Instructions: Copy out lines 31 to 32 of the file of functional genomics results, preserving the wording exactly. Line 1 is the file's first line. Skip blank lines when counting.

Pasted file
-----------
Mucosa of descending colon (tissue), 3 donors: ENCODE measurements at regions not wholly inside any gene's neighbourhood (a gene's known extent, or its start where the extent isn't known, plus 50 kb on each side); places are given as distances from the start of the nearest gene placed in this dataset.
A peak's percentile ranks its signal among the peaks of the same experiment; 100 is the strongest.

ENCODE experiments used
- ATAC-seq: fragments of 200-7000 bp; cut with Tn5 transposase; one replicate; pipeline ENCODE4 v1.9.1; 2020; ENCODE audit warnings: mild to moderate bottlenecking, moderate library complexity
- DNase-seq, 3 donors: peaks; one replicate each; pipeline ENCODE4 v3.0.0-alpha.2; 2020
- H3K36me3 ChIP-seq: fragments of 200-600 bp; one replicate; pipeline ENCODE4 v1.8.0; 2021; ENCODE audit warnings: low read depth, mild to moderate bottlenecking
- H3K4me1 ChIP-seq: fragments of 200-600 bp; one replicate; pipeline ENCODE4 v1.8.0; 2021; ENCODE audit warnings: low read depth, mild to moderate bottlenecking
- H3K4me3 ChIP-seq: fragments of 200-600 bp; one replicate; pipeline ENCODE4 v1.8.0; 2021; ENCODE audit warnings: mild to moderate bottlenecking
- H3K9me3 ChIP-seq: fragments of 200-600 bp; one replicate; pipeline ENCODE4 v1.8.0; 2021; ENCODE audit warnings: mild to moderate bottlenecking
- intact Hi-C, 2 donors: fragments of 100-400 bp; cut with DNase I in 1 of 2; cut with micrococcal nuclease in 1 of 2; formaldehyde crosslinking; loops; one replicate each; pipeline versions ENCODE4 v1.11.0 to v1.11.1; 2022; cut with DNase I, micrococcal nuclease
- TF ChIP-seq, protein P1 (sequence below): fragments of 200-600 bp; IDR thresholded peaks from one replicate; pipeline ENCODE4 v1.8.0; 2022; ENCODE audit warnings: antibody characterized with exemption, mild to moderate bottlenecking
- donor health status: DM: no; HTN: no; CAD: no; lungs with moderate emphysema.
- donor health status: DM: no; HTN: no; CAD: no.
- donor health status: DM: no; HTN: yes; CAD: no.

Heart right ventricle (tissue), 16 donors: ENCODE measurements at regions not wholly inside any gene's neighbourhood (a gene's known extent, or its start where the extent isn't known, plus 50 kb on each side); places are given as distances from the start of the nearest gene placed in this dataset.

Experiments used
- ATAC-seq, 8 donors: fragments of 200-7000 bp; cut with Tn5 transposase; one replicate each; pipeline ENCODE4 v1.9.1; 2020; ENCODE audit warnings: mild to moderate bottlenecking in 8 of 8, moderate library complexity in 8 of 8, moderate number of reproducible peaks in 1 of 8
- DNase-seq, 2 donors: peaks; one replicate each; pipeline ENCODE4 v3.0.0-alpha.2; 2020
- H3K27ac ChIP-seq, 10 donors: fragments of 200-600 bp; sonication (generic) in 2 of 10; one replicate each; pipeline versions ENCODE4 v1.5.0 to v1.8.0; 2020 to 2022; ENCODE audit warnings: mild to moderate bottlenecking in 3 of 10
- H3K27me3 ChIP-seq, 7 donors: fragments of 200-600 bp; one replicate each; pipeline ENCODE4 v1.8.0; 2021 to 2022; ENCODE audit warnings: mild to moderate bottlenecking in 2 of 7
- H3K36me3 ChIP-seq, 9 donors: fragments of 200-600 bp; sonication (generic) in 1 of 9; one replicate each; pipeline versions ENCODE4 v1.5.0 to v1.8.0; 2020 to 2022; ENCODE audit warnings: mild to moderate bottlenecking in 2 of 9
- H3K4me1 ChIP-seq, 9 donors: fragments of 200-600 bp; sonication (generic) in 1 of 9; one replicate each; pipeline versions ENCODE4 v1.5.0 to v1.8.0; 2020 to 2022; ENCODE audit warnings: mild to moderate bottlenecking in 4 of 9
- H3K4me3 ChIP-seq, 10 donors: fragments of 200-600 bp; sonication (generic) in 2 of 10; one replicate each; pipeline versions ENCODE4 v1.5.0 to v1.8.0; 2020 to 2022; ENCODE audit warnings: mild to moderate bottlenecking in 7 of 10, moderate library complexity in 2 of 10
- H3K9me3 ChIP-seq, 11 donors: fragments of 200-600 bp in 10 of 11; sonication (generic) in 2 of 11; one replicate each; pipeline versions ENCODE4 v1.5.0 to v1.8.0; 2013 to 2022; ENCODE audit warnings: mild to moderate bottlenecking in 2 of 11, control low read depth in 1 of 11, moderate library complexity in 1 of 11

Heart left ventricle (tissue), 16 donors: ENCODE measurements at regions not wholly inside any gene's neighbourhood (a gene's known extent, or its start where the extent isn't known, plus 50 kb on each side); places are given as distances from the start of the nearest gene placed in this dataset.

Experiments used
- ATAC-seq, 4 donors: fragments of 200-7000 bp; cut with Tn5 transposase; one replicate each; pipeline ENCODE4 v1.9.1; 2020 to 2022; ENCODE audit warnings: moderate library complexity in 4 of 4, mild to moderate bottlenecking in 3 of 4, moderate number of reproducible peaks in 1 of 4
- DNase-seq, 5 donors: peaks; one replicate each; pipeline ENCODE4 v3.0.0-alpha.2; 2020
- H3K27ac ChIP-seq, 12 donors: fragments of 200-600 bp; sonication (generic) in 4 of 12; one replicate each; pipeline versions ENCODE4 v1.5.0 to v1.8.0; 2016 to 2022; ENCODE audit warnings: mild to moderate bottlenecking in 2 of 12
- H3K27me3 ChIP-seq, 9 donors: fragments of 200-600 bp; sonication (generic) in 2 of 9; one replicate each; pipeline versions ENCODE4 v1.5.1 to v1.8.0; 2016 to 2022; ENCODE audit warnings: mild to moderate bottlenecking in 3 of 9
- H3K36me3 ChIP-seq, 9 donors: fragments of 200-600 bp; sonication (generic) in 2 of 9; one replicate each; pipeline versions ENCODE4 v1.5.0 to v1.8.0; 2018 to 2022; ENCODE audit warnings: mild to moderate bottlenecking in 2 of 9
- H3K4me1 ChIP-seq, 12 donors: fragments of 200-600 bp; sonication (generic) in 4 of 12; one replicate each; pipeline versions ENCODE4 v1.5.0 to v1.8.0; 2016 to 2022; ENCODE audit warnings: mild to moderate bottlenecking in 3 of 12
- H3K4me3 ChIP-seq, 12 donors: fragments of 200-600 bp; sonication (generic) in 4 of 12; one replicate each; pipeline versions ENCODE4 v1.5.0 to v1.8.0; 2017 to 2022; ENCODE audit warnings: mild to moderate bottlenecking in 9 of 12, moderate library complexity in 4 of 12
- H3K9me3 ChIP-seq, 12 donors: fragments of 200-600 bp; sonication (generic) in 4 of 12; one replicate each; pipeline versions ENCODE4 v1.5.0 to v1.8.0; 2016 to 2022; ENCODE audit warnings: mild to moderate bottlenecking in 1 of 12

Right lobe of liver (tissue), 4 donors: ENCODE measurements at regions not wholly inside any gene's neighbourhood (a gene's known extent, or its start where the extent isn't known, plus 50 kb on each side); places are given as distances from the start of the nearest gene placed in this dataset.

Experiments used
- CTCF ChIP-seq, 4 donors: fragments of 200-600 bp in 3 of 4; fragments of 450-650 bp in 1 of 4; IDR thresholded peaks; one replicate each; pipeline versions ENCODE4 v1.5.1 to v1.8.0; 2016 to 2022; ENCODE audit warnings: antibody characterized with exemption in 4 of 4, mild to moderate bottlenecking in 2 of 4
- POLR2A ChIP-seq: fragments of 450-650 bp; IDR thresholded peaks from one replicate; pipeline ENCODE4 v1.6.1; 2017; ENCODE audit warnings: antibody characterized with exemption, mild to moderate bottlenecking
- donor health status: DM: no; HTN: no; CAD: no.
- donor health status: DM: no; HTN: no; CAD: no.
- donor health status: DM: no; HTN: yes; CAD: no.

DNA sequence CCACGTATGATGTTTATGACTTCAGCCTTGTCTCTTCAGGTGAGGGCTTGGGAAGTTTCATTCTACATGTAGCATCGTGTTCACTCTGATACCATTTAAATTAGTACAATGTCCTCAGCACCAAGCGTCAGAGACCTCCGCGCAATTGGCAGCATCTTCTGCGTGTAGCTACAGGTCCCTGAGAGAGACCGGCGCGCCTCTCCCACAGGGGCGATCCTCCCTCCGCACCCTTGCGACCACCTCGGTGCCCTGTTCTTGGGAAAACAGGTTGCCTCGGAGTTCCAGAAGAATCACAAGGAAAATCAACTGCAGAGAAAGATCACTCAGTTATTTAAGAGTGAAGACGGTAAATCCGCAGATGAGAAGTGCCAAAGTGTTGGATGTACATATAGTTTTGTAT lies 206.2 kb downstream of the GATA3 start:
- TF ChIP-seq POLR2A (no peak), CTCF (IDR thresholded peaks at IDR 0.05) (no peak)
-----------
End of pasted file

- H3K36me3 ChIP-seq, 9 donors: fragments of 200-600 bp; sonication (generic) in 2 of 9; one replicate each; pipeline versions ENCODE4 v1.5.0 to v1.8.0; 2018 to 2022; ENCODE audit warnings: mild to moderate bottlenecking in 2 of 9
- H3K4me1 ChIP-seq, 12 donors: fragments of 200-600 bp; sonication (generic) in 4 of 12; one replicate each; pipeline versions ENCODE4 v1.5.0 to v1.8.0; 2016 to 2022; ENCODE audit warnings: mild to moderate bottlenecking in 3 of 12